The Rambles of Kitty

The Rambles of Kitty

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“The Rambles of Kitty” was the first recording released by Comhaltas, back in 1967. The LP featured music and song from some of the leading traditional performers of the mid-’60s: there were solos from Liam Flynn, Séamus Connolly, Joe Burke and Michael Crehan; Pilib Ó Laoghaire contributed three slow airs, Dónal Standúin and Seán Keane were featured in two duo items and there were selections from the Connemara Quartet and the Bunclody Céilí Band. Eibhlin Ni Bheaglaoich and Anne Mulqueen each sang two songs, and some items were introduced by Eoin Ó Súilleabháin, a well known actor and presenter of that era. After some prompting, Comhaltas has re-released this historic recording as a CD.


You can listen to the tracks from this CD by following the links below.

Track Artistes
1 Introduction Eoin Ó Súilleabháin (Presenter)
2 Reels: The Moving Bog/Miko Russell’s Reel Dónal Standúin (Banjo), Seán Keane (Fiddle)
3 Introduction to Slow Airs Eoin Ó Súilleabháin (Presenter)
4 Slow Airs: An Binnsin Luachra/Gol na mBan san Ár Pilib Ó Laoghaire (Fiddle)
5 Jigs: The Cat in the Corner/Molloy’s Jig/Moloney’s Favourite The Bunclody Céilí Band
6 Introduction to the Blackbird of Sweet Avondale Eoin Ó Súilleabháin (Presenter)
7 Song: The Blackbird of Sweet Avondale Anne Mulqueen (Singer)
8 Reels: The Boy in the Gap/The Mistress of the House/The Cup of Tea Liam Flynn (Uilleann Pipes)
9 Jig: The Freize Britches Joe Burke (Button Accordion)
10 Introduction to the Song ‘An Seandúine Dóite’ Eoin Ó Súilleabháin (Presenter)
11 Song: An Seandúine Dóite Eibhlin Ní Bheaglaoich (Singer)
12 Set Dance: The Job of Journeywork Séamus Connolly (Fiddle)
13 Reels: The Dublin Reel/The Sunny Banks/My Love is Fair and Hands Michael Crehan (Whistle), Ned O’Farrell (Bodhrán)
14 Marches: Erin go Bráth/Oh ! Th Sight Entrancing/Mount Cashel Brigade The Bunclody Céilí Band
15 Reels: Jackie Colemans/Mulvihill’s/The Pinch of Snuff The Connemara Quartet
16 Song: Mary on the Banks of the Lee Anne Mulqueen (Singer)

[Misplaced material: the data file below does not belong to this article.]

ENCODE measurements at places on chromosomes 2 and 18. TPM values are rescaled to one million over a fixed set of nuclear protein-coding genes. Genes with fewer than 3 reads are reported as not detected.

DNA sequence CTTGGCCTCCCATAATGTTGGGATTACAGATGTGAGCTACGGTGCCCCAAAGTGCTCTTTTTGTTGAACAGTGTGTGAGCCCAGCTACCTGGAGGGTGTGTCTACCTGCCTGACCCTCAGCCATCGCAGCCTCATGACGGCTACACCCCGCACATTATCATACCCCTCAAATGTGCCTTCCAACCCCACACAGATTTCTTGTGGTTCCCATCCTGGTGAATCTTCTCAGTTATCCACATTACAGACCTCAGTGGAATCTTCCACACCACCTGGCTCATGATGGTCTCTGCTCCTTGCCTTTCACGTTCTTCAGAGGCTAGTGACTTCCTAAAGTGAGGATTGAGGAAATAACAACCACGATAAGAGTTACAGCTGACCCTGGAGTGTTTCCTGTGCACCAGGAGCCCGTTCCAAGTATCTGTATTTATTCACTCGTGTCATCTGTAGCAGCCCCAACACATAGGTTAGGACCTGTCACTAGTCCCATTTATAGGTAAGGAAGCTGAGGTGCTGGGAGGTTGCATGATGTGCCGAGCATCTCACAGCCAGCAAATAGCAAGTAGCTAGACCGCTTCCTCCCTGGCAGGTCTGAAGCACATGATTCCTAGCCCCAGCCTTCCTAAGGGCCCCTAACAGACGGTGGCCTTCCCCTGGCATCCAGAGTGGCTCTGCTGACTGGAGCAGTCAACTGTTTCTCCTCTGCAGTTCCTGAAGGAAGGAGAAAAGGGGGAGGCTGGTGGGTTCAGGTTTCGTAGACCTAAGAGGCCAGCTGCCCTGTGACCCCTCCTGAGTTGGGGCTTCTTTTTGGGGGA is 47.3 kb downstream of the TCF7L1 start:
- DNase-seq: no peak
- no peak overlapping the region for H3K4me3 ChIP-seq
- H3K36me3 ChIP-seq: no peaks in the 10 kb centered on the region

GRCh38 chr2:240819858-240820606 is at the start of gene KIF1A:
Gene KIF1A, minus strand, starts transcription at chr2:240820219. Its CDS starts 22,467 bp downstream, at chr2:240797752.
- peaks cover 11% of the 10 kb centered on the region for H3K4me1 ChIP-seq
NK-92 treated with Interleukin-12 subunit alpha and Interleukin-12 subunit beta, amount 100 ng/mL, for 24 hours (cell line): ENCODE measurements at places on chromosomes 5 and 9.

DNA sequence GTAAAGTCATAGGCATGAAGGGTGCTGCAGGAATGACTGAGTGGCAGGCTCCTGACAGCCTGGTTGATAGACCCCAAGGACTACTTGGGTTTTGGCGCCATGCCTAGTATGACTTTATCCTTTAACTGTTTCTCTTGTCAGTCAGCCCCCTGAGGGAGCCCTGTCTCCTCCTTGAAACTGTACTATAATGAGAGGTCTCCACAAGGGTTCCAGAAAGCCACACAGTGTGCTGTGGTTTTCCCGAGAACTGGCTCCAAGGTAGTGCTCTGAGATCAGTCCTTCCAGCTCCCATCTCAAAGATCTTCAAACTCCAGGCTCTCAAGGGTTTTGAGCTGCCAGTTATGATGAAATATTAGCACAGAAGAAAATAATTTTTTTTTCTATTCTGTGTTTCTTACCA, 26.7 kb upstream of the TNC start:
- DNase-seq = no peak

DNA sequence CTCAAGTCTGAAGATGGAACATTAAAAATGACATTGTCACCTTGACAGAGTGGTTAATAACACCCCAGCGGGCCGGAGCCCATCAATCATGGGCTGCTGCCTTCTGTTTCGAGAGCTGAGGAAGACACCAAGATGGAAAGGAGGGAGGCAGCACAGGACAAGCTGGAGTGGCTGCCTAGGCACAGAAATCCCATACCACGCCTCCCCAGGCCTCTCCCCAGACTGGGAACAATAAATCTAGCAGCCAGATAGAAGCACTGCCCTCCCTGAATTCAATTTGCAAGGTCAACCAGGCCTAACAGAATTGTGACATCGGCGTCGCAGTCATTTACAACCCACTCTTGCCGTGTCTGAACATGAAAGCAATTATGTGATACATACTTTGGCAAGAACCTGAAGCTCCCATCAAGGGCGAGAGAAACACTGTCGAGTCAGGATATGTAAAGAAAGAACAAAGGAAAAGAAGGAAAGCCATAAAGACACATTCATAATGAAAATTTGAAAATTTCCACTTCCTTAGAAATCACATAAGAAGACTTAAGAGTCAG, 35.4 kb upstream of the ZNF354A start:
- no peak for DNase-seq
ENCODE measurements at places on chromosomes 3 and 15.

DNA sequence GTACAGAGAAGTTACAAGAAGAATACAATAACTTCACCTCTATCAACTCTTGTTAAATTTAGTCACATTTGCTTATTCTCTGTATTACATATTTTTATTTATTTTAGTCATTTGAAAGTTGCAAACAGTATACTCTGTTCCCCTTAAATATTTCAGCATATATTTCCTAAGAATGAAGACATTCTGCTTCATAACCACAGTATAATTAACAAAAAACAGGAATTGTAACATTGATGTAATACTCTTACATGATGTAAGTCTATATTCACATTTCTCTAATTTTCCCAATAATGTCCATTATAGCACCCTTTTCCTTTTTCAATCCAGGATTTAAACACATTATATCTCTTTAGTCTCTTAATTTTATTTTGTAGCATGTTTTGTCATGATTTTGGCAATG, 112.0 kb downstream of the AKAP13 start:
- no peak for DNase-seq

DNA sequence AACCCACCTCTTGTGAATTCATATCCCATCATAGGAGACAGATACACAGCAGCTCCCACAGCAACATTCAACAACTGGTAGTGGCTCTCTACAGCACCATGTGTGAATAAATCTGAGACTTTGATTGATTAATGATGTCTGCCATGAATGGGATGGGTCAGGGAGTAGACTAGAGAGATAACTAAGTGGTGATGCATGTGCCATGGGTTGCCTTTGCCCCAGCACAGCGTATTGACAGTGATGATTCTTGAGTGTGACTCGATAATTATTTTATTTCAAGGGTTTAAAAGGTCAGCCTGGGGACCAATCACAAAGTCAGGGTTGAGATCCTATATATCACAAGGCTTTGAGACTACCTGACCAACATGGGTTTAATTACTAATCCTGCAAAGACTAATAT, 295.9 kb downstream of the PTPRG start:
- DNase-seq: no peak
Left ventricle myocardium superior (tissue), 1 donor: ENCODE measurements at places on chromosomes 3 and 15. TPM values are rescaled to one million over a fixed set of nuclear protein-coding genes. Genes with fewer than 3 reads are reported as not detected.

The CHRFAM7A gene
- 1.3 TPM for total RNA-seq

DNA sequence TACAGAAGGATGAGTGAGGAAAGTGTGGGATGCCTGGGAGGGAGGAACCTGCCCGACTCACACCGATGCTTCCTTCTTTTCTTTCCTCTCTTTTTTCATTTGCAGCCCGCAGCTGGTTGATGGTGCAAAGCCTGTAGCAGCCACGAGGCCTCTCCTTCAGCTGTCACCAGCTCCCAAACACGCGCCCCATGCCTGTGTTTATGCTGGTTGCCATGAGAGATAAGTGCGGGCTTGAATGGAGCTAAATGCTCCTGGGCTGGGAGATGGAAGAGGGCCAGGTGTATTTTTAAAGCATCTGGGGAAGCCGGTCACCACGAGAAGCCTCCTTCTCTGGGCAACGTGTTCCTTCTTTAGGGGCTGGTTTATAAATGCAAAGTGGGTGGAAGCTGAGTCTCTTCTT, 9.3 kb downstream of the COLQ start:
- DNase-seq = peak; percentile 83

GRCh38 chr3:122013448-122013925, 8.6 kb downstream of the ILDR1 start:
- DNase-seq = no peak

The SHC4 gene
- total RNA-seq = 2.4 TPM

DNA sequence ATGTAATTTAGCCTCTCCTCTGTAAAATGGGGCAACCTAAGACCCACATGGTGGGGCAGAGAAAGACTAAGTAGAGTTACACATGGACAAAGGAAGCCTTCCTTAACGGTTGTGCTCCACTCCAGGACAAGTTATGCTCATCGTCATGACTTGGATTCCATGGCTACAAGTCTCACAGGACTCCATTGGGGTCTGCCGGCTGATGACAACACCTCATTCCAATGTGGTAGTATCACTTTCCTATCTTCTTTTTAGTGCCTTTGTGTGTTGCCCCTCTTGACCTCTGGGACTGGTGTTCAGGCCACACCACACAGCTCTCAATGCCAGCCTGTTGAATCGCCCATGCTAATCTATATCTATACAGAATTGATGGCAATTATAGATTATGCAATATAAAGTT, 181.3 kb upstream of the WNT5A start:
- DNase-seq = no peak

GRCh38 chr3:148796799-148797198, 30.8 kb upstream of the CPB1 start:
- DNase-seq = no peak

17 Reels: Murphy’s Wife/Bonnie Kate/Seán ‘sa Cheo Joe Burke (Button Accordion)
18 Slow Air: Caoine Eoin Rua Pilib Ó Laoghaire (Fiddle)
19 Jigs: Down the Back Lane/The Rambles of Kitty Seán Keane (Fiddle), Dónal Standúin (Banjo)
20 Introduction to song Eoin Ó Súilleabháin (Presenter)
21 Song: Raghadsa ‘s mo Chitty a bháilcearacht Eibhlin Ní Bheaglaoich (Singer)
22 Hornpipe: McGlinchey’s and Reels: Rahy’s No’s 1 & 2/The Broken Pledge/The Morning Dew Séamus Connolly (Fiddle)
23 Jig: Banish Misfortune Michael Crehan (Whistle), Ned O’Farrell (Bodhrán)
24 Reels: Rakish Paddy/The Tailors Fancy/The High Reel The Bunclody Céilí Band

Original Sleeve Note

We include here the original sleeve note written in 1967 by Liam Ó Murchú of Cork and RTÉ.

One of the most remarkable features of cultural life in Ireland over the past decade or so has been the development of interest in Irish traditional music. A number of factors has contributed to this: the world-wide upsurge of folk-music, born of popular movements for emancipation and self-expression everywhere; a genuine affinity of spirit with the native mood and nuance; and, in Ireland, the many good radio shows which have worked with the persistence of a drip-effect to bring the native music to attention.

Through all of this, organising and promoting and advancing it, has been Comhaltas Ceoltóirí Éireann, who present this record. This is music of the grass-roots, fostered and refined at countless anonymous cross-roads and hearthstones down through the generations. True, there was a halt which for a time looked like death when, in Frank O’Connor’s words, “a whole people were struck dumb”; that was the Great Famine of the 1840’s. But a tradition that went so deep is not easily killed It is a matter for pride, in an age when there is much movement from the local, the indigenous and the inborn, that native music should begin again to find its true voice. And it is even more remarkable that it should find it essentially unchanged in a world which has changed so much in the interim.

The musical advisor on this record was Micheál Ó hEidhin, who has travelled much in the Connemara Gaeltacht and knows the authentic breath of its music and song. Production is by Michael Slevin, who has given pace and style to many good traditional music programmes on stage and television.